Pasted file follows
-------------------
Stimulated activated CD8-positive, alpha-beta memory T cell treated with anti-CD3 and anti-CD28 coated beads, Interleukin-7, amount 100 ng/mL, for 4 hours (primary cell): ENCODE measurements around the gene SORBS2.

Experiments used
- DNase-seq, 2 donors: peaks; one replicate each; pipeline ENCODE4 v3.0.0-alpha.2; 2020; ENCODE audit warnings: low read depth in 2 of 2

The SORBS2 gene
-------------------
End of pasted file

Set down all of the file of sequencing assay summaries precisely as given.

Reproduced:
Stimulated activated CD8-positive, alpha-beta memory T cell treated with anti-CD3 and anti-CD28 coated beads, Interleukin-7, amount 100 ng/mL, for 4 hours (primary cell): ENCODE measurements around the gene SORBS2.

Experiments used
- DNase-seq, 2 donors: peaks; one replicate each; pipeline ENCODE4 v3.0.0-alpha.2; 2020; ENCODE audit warnings: low read depth in 2 of 2

The SORBS2 gene